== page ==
Evidence for a major extinction of insect herbivores is provided by presence-absence data for 51 plant-insect associations on 13,441 fossil plant specimens, spanning the Cretaceous/Paleogene boundary in southwestern North Dakota. The most specialized associations, which were diverse and abundant during the latest Cretaceous, almost disappeared at the boundary and failed to recover in younger strata even while generalized associations regained their Cretaceous abundances. These results are consistent with a sudden ecological perturbation that precipitated a diversity bottleneck for insects and plants.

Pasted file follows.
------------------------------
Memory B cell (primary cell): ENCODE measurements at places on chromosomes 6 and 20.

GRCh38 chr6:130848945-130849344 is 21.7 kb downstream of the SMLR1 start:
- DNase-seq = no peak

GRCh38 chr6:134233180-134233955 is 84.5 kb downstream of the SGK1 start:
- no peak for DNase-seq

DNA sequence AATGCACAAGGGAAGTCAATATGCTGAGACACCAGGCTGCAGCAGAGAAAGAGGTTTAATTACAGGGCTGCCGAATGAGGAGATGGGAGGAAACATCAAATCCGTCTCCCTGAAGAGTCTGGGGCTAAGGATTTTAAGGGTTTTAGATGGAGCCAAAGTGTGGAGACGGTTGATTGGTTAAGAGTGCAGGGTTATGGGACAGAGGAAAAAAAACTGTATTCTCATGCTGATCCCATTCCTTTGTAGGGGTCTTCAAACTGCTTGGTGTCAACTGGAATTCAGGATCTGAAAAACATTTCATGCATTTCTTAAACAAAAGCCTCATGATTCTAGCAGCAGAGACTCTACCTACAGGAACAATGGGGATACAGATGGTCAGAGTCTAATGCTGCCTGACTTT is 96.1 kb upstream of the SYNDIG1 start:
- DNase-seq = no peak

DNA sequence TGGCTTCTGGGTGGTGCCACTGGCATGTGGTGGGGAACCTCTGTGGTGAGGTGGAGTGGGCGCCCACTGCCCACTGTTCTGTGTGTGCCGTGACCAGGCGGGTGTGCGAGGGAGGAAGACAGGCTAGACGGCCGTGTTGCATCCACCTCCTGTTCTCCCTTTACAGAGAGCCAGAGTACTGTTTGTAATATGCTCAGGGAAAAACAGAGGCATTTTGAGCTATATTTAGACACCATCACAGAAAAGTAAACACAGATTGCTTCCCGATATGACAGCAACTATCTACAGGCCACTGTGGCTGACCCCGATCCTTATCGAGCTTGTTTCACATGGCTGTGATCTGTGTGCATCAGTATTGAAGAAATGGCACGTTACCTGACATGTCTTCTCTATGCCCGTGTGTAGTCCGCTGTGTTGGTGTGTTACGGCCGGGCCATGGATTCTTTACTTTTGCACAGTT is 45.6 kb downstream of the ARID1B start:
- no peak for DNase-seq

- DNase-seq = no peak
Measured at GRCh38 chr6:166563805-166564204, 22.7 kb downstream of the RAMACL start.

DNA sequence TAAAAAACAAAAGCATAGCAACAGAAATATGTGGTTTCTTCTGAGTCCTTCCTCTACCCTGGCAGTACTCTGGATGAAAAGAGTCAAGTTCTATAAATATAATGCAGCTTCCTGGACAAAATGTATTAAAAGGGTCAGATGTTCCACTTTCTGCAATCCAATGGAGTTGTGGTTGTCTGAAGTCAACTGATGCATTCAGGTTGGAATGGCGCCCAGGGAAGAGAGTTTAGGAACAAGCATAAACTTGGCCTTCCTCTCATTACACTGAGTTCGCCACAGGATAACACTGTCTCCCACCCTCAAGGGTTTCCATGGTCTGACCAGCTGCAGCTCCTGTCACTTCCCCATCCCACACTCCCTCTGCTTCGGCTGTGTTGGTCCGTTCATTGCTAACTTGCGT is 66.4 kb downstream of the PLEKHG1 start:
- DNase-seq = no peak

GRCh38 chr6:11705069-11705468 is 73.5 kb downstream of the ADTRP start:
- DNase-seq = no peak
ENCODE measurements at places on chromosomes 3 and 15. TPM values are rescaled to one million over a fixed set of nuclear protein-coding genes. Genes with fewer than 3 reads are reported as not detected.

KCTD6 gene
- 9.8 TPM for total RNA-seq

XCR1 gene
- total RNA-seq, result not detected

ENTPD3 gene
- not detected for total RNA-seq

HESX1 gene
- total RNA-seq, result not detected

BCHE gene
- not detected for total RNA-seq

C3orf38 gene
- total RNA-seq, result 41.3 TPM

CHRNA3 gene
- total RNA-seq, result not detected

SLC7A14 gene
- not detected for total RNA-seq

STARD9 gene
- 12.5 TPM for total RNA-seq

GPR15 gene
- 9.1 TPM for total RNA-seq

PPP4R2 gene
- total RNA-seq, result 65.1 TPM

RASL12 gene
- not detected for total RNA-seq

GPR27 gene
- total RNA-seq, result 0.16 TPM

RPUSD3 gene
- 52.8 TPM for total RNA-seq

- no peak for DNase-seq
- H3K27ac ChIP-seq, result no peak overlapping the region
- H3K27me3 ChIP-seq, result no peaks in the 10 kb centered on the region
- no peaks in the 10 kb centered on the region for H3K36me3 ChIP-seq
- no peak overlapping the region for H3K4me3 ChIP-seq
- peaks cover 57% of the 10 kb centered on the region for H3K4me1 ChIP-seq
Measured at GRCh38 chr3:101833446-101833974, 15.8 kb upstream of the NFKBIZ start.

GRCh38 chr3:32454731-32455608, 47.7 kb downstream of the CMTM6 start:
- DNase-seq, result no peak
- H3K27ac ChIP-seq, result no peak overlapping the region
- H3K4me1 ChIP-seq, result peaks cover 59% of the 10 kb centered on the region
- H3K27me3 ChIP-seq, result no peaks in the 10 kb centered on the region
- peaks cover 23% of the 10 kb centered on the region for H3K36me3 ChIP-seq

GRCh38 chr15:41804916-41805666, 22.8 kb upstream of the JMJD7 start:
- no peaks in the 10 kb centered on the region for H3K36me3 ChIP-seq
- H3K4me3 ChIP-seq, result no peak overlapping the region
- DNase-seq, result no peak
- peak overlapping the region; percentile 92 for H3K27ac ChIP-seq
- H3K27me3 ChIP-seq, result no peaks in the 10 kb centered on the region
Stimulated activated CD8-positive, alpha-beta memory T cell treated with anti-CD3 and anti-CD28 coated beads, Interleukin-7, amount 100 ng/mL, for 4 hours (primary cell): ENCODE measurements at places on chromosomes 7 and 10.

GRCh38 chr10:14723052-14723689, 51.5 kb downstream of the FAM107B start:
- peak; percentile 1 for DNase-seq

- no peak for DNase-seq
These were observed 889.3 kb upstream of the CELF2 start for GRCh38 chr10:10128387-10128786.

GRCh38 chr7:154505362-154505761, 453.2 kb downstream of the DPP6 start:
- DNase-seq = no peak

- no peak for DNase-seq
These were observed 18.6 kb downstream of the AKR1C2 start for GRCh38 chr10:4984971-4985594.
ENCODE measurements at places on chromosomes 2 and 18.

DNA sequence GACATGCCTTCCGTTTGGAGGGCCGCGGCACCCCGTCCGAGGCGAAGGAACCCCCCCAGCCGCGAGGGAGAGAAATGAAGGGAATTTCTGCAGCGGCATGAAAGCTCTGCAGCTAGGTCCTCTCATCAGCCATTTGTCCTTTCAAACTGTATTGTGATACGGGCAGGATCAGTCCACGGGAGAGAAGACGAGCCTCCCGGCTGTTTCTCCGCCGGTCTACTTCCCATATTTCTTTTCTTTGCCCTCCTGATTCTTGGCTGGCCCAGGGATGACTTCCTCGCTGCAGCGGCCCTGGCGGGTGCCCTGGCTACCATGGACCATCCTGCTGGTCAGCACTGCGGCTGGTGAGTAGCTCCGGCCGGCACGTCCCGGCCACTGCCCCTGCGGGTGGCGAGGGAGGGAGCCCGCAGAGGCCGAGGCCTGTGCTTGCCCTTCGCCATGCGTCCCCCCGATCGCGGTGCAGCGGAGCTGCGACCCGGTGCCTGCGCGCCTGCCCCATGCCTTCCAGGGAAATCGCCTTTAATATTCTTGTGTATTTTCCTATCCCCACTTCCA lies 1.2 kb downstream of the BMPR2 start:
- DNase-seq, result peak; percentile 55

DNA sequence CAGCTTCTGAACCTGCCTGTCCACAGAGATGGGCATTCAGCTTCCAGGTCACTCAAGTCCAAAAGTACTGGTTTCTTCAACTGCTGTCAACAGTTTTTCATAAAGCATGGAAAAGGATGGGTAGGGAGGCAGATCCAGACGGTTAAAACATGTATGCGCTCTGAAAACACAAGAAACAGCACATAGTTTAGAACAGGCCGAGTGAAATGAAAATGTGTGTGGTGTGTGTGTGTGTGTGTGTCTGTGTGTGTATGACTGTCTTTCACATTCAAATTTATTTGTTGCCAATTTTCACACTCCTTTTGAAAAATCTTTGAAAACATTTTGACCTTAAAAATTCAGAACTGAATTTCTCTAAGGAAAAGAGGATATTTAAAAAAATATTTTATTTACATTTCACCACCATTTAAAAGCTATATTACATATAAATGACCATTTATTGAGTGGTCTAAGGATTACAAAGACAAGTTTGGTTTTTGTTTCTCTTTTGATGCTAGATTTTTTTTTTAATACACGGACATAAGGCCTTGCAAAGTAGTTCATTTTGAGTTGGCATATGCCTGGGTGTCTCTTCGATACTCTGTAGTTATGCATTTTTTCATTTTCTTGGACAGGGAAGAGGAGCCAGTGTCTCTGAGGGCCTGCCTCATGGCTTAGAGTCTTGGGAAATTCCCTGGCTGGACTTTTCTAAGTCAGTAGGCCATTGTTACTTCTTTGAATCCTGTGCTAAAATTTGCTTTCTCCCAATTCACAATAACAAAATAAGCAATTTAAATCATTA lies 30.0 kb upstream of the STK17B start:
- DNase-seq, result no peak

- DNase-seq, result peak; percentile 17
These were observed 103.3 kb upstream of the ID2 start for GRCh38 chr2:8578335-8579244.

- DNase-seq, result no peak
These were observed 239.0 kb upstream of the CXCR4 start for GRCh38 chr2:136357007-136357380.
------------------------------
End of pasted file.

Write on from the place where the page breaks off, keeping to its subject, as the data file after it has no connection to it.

|Number of pages
|Proceedings of the National Academy of Sciences of the United States of America
|Published - Feb 19 2002
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